constitution, centuries of simmering for a ten-minute
meal? And those tiresome leftovers science and reason
can’t even pay their rent. They stand on the corners
screaming about truth and justice, blah, blah, blah,
bodies sagging, voices as brittle and useless as stale condoms.

A Sentence on Being Forgettable

This woman sees me in the Winn Dixie, her face lighting up, a thousand twinkle lights, and says, “So glad to see you, ‘Tina,’” except that is not my name, though I do know Tina and this woman knows me since I ate at her house two days ago, and Tina has never eaten at her house, nor do we really look alike other than in that this is a safe Black woman way, but I am not offended, since anonymity is my superpower, and maybe aliens implanted a flashy thing in my eyes so that when I blink at people I want to forget me or some out of the way thing I have said or done, I just wipe myself from their minds (though with her I had been nothing but delightful so why would I flash her?), and perhaps I do not know my own strength or don’t yet have control of my massive power or am forgetting whom I make forget because this happens to me all . . . the . . . time with a wide spectrum of people—poets I have interviewed for hours, school friends, neighbors, ex best friends at the post office (though to be fair that was probably a little senility) store clerks who should by now have memorized my shopping habits as well as my face—yet I will not deny my own culpability having myself smiled blankly and yelled “hey you!” way too loud to all those names and faces I have misplaced:  students,  acquaintances, friends, cousins, a nephew who I had not, in my defense, seen since he was an arm baby, even my own children whose names I often exchange with each other and the dogs; however, if I wax existential, we are all part of the  universe in such a way that each person we encounter is a stranger each time we encounter her/him/them, a creature made new in the absence of our parting, for we have never met that particular them any more than we have ever met ourselves,  a discovery I made just the other day when asked to hold up a mirror and  think about how I have never  and will never see my own face for real as other people see it, so maybe I look more like Tina than I think,  which is what I thought as I said, “I’m Jackie,” and the woman blushed bright liberal pink, apologized profusely and hurried down the wine aisle, away from that particular me  who knew she would remember this moment next time she ate dinner at my house or I at hers since I had refused to  use my flashy thing on her with wicked delight.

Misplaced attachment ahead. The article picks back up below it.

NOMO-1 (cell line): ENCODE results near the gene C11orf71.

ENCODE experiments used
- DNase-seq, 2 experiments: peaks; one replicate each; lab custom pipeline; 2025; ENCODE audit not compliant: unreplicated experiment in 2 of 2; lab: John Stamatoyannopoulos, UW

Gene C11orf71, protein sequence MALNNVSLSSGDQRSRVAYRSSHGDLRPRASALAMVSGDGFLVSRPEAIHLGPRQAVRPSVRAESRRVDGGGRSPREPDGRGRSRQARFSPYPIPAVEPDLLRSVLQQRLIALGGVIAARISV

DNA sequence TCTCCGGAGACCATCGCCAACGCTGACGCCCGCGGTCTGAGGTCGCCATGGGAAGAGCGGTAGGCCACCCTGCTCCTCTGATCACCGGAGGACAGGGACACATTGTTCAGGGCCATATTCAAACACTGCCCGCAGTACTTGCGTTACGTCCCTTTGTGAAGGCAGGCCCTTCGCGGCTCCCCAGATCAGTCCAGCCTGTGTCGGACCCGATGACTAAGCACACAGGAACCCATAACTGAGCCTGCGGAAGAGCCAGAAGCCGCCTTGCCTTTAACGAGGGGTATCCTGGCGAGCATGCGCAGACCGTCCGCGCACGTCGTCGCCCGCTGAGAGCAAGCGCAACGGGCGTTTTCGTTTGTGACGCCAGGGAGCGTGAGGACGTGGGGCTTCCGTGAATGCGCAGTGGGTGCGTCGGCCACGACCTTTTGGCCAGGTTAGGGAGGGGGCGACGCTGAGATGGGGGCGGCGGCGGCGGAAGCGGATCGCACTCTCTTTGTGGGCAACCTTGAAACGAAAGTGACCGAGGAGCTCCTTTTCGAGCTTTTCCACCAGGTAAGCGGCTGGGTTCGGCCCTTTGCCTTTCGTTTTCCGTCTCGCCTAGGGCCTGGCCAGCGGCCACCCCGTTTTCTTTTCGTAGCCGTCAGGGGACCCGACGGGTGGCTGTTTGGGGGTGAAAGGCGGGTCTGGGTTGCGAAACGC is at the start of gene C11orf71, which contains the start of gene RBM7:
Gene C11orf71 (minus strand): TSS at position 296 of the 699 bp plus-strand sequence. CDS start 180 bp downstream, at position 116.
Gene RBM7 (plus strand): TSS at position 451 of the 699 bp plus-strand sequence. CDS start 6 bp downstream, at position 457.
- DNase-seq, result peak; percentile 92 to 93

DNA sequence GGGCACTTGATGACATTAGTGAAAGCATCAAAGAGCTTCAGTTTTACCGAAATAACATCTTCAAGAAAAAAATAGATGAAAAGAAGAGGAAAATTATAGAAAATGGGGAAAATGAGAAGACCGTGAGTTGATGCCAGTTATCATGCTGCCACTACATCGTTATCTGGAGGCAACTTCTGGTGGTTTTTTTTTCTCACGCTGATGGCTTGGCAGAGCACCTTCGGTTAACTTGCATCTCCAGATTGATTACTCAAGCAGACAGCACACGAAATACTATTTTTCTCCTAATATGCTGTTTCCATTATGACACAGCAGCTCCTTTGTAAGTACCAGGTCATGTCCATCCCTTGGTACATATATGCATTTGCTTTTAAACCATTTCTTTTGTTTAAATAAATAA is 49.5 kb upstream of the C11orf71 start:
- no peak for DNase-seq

Illustration by Stacy Reece
Illustration by Stacy Reece

Thirteen Questions for Jacqueline Allen Trimble

1. Where’d you grow up and what was it like?

I have only recently discovered what a profound effect spending my first five years in Tuskegee, Alabama, had on me. My father had a farm there, land his family had owned for generations, and he worked for the Veterans Administration. In Tuskegee, Black people were the professors at the Institute, owned businesses, were the only people I saw at church or in the neighborhood. So I started my life in what for me was a Black world.